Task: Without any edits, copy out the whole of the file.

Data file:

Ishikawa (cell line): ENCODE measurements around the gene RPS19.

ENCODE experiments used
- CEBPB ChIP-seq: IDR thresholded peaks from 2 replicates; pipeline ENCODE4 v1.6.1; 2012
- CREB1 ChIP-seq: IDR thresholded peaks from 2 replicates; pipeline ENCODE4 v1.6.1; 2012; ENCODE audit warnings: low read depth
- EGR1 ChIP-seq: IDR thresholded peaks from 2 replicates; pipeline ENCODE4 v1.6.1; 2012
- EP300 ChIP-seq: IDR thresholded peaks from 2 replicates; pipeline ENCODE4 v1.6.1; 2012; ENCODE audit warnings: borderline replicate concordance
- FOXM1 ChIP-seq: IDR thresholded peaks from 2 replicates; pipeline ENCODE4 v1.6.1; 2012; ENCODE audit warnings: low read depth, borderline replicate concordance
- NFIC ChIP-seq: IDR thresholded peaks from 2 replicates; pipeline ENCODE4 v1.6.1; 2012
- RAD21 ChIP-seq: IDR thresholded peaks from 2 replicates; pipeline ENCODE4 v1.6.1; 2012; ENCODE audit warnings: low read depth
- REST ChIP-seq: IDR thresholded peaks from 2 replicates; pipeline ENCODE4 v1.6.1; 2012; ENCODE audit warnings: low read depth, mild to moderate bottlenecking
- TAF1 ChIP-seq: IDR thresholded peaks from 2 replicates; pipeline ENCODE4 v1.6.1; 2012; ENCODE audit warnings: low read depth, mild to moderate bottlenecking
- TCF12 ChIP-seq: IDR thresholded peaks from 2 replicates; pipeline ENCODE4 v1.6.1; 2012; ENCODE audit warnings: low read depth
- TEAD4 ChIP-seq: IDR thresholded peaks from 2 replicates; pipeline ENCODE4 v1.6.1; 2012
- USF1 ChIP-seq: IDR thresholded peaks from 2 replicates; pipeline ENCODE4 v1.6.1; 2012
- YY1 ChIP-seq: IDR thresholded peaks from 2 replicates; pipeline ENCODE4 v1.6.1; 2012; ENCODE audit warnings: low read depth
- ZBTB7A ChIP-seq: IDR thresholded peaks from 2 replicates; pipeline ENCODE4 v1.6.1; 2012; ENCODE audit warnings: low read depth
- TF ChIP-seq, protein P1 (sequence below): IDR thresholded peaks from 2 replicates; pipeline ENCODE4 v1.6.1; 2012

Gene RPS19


Ishikawa (cell line): ENCODE measurements around the gene RPS19.

ENCODE experiments used
- CEBPB ChIP-seq: IDR thresholded peaks from 2 replicates; pipeline ENCODE4 v1.6.1; 2012
- CREB1 ChIP-seq: IDR thresholded peaks from 2 replicates; pipeline ENCODE4 v1.6.1; 2012; ENCODE audit warnings: low read depth
- EGR1 ChIP-seq: IDR thresholded peaks from 2 replicates; pipeline ENCODE4 v1.6.1; 2012
- EP300 ChIP-seq: IDR thresholded peaks from 2 replicates; pipeline ENCODE4 v1.6.1; 2012; ENCODE audit warnings: borderline replicate concordance
- FOXM1 ChIP-seq: IDR thresholded peaks from 2 replicates; pipeline ENCODE4 v1.6.1; 2012; ENCODE audit warnings: low read depth, borderline replicate concordance
- NFIC ChIP-seq: IDR thresholded peaks from 2 replicates; pipeline ENCODE4 v1.6.1; 2012
- RAD21 ChIP-seq: IDR thresholded peaks from 2 replicates; pipeline ENCODE4 v1.6.1; 2012; ENCODE audit warnings: low read depth
- REST ChIP-seq: IDR thresholded peaks from 2 replicates; pipeline ENCODE4 v1.6.1; 2012; ENCODE audit warnings: low read depth, mild to moderate bottlenecking
- TAF1 ChIP-seq: IDR thresholded peaks from 2 replicates; pipeline ENCODE4 v1.6.1; 2012; ENCODE audit warnings: low read depth, mild to moderate bottlenecking
- TCF12 ChIP-seq: IDR thresholded peaks from 2 replicates; pipeline ENCODE4 v1.6.1; 2012; ENCODE audit warnings: low read depth
- TEAD4 ChIP-seq: IDR thresholded peaks from 2 replicates; pipeline ENCODE4 v1.6.1; 2012
- USF1 ChIP-seq: IDR thresholded peaks from 2 replicates; pipeline ENCODE4 v1.6.1; 2012
- YY1 ChIP-seq: IDR thresholded peaks from 2 replicates; pipeline ENCODE4 v1.6.1; 2012; ENCODE audit warnings: low read depth
- ZBTB7A ChIP-seq: IDR thresholded peaks from 2 replicates; pipeline ENCODE4 v1.6.1; 2012; ENCODE audit warnings: low read depth
- TF ChIP-seq, protein P1 (sequence below): IDR thresholded peaks from 2 replicates; pipeline ENCODE4 v1.6.1; 2012

Gene RPS19